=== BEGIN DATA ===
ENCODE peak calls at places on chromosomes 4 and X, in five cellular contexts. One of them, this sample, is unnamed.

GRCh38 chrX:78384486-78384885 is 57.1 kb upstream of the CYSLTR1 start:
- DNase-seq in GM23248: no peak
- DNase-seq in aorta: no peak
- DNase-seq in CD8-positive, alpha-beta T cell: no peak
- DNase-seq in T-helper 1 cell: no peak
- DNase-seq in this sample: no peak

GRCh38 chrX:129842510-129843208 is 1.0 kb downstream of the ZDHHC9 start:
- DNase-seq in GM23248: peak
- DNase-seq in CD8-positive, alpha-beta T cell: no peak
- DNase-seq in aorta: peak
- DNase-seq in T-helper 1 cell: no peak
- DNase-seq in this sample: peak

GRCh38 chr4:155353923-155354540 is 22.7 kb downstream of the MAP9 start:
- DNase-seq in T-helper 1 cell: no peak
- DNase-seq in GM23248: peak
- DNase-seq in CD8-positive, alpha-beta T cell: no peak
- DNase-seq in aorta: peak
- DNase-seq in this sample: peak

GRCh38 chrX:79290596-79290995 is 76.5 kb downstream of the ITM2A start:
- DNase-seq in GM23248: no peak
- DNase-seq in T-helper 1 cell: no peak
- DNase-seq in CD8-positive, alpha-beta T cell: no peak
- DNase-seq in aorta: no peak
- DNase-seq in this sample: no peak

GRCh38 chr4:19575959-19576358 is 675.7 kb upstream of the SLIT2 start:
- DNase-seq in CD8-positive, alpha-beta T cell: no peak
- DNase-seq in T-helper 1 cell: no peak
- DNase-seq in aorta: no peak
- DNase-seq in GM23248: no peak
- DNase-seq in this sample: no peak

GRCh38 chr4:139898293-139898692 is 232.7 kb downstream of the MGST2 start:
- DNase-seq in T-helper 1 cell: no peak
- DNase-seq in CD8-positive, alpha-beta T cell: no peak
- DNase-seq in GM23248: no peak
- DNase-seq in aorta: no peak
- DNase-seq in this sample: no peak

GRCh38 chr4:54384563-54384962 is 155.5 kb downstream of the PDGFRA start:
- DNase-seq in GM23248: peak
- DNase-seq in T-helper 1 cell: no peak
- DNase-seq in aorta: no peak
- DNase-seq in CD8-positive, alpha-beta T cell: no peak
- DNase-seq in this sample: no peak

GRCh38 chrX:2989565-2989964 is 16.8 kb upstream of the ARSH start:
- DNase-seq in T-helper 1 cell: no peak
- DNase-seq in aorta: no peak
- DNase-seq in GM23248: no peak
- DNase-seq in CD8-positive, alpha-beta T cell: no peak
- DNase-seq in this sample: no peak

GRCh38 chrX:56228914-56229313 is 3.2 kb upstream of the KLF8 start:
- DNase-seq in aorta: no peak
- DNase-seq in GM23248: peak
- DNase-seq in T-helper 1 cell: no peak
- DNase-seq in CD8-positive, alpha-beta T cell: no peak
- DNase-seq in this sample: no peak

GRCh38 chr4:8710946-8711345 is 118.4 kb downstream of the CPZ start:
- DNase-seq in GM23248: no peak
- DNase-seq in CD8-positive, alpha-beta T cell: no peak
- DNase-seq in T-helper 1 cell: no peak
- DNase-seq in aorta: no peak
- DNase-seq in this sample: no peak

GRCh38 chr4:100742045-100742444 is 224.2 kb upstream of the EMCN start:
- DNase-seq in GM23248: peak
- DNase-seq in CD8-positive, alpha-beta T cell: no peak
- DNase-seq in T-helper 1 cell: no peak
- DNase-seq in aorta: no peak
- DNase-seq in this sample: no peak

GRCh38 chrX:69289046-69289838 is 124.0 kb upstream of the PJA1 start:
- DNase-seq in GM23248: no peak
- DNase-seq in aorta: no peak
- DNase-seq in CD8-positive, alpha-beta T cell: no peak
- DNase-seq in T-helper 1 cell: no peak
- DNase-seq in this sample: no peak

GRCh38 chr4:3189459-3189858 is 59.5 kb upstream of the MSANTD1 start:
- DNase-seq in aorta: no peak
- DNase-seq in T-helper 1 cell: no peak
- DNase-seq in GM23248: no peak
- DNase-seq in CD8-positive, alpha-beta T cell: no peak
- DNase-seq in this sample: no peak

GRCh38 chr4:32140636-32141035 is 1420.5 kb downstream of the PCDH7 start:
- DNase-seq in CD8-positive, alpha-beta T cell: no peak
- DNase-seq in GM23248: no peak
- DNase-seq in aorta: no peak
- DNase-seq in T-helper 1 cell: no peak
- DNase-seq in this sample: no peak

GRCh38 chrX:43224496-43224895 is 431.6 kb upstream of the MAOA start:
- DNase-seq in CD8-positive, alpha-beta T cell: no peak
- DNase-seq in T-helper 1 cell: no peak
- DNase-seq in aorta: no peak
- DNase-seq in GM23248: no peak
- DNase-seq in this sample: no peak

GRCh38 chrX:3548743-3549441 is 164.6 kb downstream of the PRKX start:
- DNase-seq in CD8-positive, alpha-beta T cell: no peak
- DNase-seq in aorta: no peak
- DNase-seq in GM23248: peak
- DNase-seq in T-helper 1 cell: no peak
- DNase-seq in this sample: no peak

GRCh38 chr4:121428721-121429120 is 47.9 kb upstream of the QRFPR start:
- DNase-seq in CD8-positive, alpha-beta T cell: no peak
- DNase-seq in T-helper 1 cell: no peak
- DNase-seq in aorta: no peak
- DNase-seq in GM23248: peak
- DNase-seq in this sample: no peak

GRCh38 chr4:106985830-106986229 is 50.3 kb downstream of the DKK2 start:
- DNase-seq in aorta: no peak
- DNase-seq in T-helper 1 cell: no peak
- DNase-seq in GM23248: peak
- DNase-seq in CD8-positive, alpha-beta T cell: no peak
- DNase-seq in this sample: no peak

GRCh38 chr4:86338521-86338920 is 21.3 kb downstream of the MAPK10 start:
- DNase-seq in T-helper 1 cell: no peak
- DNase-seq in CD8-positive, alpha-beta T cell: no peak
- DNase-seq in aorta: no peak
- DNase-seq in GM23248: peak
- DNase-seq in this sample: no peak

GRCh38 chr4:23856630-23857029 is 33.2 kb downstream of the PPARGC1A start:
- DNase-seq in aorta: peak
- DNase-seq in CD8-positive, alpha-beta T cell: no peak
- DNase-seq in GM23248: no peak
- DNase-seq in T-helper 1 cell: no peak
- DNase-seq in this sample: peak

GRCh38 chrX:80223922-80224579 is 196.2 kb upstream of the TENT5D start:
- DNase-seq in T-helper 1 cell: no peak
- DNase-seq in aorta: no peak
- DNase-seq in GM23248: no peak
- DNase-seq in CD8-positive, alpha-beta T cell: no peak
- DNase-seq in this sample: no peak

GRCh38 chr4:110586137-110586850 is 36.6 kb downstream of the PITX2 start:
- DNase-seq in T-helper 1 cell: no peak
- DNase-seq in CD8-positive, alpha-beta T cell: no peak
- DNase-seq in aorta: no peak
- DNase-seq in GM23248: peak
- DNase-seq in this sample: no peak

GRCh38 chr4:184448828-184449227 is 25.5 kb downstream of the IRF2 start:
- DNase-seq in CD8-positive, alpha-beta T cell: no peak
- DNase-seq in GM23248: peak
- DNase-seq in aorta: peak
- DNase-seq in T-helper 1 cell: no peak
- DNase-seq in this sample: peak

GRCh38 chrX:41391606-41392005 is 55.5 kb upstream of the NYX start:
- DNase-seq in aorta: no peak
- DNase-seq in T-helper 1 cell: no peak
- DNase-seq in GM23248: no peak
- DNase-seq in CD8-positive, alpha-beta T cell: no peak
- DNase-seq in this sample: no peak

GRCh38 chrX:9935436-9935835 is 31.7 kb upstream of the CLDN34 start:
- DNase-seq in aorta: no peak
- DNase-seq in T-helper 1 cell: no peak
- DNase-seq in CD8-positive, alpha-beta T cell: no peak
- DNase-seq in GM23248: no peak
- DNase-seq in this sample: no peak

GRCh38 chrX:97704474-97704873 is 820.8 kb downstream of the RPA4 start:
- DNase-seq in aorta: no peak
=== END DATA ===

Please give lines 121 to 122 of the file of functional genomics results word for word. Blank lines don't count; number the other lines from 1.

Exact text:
- DNase-seq in this sample: peak

GRCh38 chrX:80223922-80224579 is 196.2 kb upstream of the TENT5D start: